What to Bring to MFA Residency
Never heard of a low-residency MFA program? I hadn’t either.
As a student in Alma’s MFA in Creative Writing program, twice a year you will spend ten days on campus or at a retreat center with peers and faculty. You’ll participate in supportive workshops led by caring faculty. You will attend a few sessions during which you learn from agents and publishing experts in the industry. You’ll attend lectures, craft talks, and intimate readings from faculty members’ and visiting lecturers’ published works. You can get your books signed by authors who don’t have to ask your name because they already know it.
How does one prepare for these ten days? I’m glad you asked…
Bring your curiosity. Leave whatever stifles it.
Bring a laptop or tablet and several chargers. Don’t forget that which re-charges YOU — a beloved, dog-eared book of poetry, soothing music, running shoes, gym clothes, sketch book, cozy pajamas, a favorite snack, etc.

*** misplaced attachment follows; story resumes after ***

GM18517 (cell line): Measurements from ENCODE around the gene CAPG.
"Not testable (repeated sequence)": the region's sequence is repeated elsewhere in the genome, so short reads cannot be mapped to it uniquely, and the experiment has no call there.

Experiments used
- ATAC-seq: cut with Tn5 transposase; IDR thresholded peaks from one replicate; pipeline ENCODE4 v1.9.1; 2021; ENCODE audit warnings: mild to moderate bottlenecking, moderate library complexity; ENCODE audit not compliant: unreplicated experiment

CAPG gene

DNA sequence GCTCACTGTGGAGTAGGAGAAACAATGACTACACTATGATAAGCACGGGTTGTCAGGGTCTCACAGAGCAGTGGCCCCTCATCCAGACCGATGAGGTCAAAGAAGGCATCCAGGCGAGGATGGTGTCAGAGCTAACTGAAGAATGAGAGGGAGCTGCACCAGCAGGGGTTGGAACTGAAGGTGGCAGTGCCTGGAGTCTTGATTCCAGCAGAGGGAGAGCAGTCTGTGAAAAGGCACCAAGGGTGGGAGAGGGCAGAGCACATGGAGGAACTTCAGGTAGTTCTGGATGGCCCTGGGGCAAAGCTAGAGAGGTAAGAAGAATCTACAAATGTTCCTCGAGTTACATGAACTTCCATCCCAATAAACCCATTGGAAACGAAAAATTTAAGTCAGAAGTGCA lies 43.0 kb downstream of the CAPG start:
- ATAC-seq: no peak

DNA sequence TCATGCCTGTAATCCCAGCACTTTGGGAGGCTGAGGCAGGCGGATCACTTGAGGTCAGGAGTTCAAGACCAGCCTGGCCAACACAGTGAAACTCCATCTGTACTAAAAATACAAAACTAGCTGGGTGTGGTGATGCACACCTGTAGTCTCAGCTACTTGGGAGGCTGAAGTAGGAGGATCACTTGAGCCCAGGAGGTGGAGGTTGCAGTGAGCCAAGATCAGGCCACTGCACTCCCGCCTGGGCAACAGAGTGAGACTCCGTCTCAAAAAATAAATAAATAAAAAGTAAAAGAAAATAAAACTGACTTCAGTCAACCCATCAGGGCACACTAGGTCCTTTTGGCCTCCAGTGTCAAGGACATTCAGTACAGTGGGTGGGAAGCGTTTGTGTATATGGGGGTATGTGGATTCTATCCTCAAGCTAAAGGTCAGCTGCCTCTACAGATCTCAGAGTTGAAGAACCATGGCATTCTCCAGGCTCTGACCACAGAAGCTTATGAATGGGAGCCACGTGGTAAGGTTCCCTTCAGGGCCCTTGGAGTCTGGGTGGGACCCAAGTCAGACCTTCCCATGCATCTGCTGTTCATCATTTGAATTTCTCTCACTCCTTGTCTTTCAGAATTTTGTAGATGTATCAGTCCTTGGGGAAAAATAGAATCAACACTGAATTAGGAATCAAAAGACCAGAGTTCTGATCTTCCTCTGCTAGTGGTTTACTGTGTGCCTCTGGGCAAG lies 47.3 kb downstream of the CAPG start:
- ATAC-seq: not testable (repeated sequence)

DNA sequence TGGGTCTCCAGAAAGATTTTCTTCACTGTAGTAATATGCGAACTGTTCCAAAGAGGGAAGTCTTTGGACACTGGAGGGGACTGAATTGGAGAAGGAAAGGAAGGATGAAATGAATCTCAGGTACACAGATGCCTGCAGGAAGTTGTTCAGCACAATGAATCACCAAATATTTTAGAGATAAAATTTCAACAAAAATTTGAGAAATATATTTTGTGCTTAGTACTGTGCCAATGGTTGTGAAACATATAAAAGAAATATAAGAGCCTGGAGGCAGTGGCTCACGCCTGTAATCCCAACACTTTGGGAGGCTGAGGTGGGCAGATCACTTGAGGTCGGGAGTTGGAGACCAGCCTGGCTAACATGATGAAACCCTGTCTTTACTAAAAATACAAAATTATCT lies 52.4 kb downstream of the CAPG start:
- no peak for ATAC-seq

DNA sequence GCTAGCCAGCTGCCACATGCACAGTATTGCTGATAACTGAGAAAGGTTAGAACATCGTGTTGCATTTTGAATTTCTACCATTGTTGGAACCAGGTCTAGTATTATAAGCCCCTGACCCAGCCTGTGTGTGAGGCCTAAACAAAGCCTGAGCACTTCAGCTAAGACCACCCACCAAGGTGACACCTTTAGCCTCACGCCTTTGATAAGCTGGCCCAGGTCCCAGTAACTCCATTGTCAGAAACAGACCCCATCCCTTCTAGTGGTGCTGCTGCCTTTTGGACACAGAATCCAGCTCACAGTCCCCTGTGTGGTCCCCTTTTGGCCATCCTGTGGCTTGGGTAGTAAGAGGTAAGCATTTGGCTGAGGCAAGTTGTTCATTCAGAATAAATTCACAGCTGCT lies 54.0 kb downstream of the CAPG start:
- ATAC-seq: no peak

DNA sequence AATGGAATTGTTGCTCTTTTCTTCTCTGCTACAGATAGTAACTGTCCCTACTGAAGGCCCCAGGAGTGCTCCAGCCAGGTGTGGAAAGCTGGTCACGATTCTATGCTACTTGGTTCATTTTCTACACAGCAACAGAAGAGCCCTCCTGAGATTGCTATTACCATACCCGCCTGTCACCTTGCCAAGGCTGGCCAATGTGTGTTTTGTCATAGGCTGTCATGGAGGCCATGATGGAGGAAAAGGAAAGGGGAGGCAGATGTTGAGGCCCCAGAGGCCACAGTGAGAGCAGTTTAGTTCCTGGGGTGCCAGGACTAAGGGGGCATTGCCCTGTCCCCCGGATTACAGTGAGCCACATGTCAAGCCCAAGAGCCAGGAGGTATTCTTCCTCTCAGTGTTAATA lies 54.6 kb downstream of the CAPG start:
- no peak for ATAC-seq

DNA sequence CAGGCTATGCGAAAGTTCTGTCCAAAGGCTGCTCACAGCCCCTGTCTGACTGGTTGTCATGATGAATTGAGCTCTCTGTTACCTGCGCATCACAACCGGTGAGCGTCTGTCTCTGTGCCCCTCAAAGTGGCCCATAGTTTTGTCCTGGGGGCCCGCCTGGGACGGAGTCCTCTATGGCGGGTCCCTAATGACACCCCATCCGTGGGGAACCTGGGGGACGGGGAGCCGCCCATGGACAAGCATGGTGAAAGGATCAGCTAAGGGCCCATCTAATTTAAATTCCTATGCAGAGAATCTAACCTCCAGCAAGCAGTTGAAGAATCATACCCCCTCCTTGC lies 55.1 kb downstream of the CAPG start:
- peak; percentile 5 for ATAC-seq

Leave any limiting idea of what an MFA candidate ought to be. The range of age among students may be fifty years.
Bring your most important connections to home. Leave that which will prevent you from fully experiencing your residency journey.
Bring plenty of clothes. There will be field trips.
Bring your vulnerability. Leave your pride.
Bring pens, pencils, notebooks. And, seriously, plenty of clothes. Think layers. In Michigan you might experience several seasons in a single day.
Bring an appreciation for peers and faculty from all walks of life. Leave the idea that you can learn only from some and not from each individual one of them.
Bring your questions. Leave your hesitancy to ask them.
Bring your particular gifts and passions. Leave the idea that you already know all of your particular gifts and passions.
Bring hiking boots and a hat or two. Sunglasses and umbrella. Leave the thought that inspiration is limited to either the indoors or the concrete jungle.
Bring your sense of humor.
Bring your breadth of knowledge and experience. Bring your desire to expand both.
- Joy Bilbey, Alma College MFA student
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